Bonjour et bienvenue dans notre rubrique “Expressions bien de chez nous”! Today we have the pleasure to introduce you to a new expression that is maybe less cool than the other…Let’s find out why.
What does it mean?
This expression is composed of two verbs: the first one is “faire” (to make) and the second one is “porter” (to wear). In the last position we find the noun “chapeau” (hat). So when we put it together it is as if we’re making someone wear a hat, as if we’re forcing someone to do something. The meaning of this expression is not very far from this one. In fact, “faire porter le chapeau à quelqu’un” means to deny one’s crime or mistake and blame someone else. Not very cool, huh?
But why “chapeau”? Where does this expression come from?
There is no historical evidence of the use of this expression or its origins. A hat can be considered as camouflage. In order to not be recognized, to hide one’s face. A hat is the attribute of a person who hides something. “Faire porter le chapeau à quelqu’un” is in this way to accuse someone and claim them guilty. It also means to tarnish one’s reputation.
Imagine there are three kids playing in their room and being loud. Suddenly, an object is broken and two of the kids say “It was Sarah”. By doing this, both “font porter le chapeau” à Sarah. In other words, they take no responsibility and blame her so as not to be in trouble.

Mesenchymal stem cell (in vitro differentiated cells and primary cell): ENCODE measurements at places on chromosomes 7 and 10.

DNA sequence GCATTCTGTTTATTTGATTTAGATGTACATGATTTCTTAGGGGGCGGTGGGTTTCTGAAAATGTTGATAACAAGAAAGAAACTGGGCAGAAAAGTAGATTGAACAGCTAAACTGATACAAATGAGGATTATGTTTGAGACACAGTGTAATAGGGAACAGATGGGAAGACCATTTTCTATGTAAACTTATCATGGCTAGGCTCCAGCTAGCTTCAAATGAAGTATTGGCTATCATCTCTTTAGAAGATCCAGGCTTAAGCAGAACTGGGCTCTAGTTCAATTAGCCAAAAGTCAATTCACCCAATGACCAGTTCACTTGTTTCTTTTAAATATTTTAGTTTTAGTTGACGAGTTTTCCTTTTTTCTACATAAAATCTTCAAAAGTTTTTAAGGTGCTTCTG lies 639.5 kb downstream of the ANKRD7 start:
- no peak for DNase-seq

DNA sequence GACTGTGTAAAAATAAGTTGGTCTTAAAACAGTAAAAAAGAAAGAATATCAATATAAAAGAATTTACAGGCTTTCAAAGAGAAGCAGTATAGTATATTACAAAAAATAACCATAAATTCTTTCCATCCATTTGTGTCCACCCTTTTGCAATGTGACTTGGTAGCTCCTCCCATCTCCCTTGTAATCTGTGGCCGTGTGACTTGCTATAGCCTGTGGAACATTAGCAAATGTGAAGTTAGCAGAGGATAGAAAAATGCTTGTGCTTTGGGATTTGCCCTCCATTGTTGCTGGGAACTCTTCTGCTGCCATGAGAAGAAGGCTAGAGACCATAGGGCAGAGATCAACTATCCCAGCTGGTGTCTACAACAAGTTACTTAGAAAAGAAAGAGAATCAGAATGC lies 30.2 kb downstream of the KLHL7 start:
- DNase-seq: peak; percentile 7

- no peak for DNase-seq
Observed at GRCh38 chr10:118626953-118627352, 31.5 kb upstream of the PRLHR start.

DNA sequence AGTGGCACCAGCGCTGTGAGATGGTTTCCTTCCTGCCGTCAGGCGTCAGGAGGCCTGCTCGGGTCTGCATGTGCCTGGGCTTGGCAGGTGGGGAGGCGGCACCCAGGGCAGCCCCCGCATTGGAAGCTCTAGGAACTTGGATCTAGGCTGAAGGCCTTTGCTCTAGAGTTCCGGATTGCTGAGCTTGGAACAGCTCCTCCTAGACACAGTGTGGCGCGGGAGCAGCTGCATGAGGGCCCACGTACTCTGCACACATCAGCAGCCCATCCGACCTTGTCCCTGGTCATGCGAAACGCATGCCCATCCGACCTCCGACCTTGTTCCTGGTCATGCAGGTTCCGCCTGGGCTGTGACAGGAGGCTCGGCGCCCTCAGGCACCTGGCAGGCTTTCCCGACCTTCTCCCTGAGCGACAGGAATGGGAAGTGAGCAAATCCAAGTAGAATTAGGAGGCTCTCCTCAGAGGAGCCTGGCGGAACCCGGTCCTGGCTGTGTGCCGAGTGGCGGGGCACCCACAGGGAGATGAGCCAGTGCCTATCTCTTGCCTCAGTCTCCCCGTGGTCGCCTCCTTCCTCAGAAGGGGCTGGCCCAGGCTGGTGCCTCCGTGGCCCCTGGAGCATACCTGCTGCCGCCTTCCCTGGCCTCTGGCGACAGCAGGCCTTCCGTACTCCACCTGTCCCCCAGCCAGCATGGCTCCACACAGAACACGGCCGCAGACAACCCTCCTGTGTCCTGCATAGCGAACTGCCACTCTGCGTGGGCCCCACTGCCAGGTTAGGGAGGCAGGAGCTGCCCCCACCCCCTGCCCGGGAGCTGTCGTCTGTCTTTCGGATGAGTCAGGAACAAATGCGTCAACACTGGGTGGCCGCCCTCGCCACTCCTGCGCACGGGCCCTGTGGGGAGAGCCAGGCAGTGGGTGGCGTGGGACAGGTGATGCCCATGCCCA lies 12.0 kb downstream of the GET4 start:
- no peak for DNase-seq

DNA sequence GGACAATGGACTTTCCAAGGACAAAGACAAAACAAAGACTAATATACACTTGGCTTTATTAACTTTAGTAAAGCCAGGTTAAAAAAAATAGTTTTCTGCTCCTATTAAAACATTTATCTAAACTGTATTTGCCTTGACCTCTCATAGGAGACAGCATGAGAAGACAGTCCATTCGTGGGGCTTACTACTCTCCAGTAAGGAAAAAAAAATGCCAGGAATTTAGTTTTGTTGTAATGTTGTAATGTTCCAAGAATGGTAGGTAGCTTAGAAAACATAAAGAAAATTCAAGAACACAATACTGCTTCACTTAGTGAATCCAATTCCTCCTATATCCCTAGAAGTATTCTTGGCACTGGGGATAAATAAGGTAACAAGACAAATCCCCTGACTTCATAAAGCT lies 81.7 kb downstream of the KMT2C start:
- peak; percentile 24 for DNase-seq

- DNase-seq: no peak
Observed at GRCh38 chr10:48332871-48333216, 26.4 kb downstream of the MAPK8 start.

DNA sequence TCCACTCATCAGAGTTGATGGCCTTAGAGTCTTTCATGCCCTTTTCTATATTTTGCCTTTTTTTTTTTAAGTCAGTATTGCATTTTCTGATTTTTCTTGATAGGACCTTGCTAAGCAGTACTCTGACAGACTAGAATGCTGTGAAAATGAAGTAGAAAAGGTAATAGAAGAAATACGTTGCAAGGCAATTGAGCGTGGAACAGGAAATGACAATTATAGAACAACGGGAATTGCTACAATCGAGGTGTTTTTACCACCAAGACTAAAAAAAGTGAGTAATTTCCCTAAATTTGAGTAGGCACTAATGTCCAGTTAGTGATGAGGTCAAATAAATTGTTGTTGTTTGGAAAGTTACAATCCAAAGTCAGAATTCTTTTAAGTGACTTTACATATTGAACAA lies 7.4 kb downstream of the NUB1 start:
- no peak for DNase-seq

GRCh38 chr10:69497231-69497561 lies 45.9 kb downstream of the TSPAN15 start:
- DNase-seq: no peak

A second example would be when politicians blame others for their faults. Imagine a politician stole some money from the Government and he doesn’t want to be accused. Instead, he accuses another politician to avoid a judgment against himself. Here, the politician 1 “fait porter le chapeau à l’homme politique 2”.
We have also found some examples in literature:
- — Et qu’en pense le conseil d’administration ? (And what does the administrative council think?)
— Ils voudraient que nous fassions porter le chapeau à l’un de nos sous-traitants et je dois me battre pour que nous assumions cette erreur dont nous sommes les seuls véritables responsables. (They would like us to lay all responsibility on one of our subcontractors and I have to fight so that we can assume this error that is only of our fault.)
- (Jennifer Hayward, Une brûlante étreinte, traduction française de Fabrice Canepa, Harlequin, 2016)
We hope you enjoyed reading this article and learning a new “expression imagée”. Do you know an expression in your language(s) that resembles this one? Let us know!
We have set up some quizzes so that you can better understand this expression. Just click below to access these quizzes.